History of Civilization
Book of the Dead Paper
The historical evidence that has been retrieved from ancient Egypt has proven that a great deal of Egyptian life was devoted to preparation for the afterlife with the gods. There were a number of requirements that must have been met in order for them to journey to the afterlife and obtain godly stature. The Egyptians believed that a successful afterlife was based on having led an honorable, virtuous life while on earth. A person’s conduct and deeds while living would be weighed on the balance scales in order to determine if they were honorable enough to have life after death. If not, they were devoured and the quest for afterlife ended abruptly. The first of the two most critical behaviors was their relationships to the gods assured through ritual observances and incantations, which were enacted to please the deities. The other most critical was their relationships with other people as demonstrated through ethical conduct and pledged through the Negative Confession.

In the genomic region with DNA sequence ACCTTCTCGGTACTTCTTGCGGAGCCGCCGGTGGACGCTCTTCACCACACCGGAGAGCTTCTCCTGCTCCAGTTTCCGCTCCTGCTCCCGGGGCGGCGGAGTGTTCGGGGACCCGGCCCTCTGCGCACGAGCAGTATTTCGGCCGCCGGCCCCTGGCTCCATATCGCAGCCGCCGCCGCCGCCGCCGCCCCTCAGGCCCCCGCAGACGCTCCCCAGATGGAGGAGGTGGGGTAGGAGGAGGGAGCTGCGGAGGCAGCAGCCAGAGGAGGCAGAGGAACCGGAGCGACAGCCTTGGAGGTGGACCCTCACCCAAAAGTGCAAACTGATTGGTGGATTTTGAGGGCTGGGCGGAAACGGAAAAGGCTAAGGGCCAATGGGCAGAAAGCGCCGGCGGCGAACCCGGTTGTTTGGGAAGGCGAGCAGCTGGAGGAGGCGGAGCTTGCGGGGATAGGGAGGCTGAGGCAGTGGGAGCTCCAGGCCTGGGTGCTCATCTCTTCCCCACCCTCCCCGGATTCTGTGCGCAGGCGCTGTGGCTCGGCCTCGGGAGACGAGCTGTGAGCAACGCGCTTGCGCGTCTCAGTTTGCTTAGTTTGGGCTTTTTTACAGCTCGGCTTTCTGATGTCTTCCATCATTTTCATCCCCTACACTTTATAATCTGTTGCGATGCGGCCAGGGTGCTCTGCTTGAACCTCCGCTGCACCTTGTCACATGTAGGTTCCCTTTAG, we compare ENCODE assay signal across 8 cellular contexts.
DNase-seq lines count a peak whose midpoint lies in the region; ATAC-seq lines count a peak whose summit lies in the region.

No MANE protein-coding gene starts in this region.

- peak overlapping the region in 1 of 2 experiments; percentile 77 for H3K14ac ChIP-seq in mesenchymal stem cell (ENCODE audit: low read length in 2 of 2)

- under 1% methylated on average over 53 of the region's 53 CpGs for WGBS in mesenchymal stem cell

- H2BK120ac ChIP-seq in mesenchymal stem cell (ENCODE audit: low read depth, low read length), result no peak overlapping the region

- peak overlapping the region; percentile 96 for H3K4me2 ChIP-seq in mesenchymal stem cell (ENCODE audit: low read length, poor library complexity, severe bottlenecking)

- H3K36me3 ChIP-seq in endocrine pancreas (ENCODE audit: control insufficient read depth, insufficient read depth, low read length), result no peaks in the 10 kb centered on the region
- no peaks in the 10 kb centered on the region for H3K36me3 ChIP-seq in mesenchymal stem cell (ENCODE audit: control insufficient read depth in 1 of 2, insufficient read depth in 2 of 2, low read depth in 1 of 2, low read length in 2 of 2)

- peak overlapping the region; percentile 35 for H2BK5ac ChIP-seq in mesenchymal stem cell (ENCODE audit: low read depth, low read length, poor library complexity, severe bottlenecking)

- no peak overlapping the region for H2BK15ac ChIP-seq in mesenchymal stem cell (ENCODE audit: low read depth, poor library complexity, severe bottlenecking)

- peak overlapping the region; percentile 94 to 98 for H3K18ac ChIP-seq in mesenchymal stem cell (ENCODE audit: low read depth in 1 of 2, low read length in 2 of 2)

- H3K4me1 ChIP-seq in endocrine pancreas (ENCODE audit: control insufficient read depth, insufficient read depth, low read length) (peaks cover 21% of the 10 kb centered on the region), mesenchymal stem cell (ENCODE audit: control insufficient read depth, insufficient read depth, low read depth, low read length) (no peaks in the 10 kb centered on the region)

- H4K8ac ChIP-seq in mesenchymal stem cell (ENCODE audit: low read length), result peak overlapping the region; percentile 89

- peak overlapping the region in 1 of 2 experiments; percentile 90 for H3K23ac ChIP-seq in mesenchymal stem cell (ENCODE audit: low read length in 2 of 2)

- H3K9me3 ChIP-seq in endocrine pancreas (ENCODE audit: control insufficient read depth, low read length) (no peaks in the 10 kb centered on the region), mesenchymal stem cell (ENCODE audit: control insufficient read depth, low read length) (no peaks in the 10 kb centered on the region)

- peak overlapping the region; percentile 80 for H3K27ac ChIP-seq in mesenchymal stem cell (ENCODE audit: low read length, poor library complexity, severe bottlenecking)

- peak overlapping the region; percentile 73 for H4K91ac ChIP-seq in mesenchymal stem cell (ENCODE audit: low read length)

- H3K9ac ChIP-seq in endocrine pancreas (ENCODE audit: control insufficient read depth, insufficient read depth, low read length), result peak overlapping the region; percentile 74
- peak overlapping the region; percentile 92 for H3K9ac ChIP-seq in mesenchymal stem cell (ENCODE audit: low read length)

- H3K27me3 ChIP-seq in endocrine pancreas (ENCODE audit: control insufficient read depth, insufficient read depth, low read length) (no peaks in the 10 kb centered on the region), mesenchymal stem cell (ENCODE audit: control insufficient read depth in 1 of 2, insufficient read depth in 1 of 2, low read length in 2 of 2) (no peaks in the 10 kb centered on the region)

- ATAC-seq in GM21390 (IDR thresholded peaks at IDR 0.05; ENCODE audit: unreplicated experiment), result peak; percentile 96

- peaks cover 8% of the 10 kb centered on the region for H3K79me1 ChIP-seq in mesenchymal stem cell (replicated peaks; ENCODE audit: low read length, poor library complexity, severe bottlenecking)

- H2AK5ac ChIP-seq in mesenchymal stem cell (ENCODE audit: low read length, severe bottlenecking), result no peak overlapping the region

Becoming holy and entering the afterlife was no easy task. It was a process with multiple steps and requirements that determined one’s final fate. One of the main tasks of the newly deceased was the requirement of the passing through the Arits and speaking the proper words to the doorkeepers. Ani succeeds in completing this task, saying, “Ani says, triumphant, when he comes to the first Arit: ‘I am the mighty one who creates his own light. I have come to you, O Osiris, and, purified from that which defiles you, I adore you’” (sect. 16 pg. 27).
One of the most significant aspects relating life on earth to the afterlife was the practice of rituals. An example of a simple ritualistic practice was Egyptians regularly giving offerings in the belief that the gods would accept them and look fondly upon the offerors for doing so, thus ensuring that the offerors would remain in good favor with the deities. In the Book of the Dead, offerings were first mentioned in Ani’s requests to join the gods in the receiving of offerings. He called out, “…may offerings be made to me in my presence, even as they are...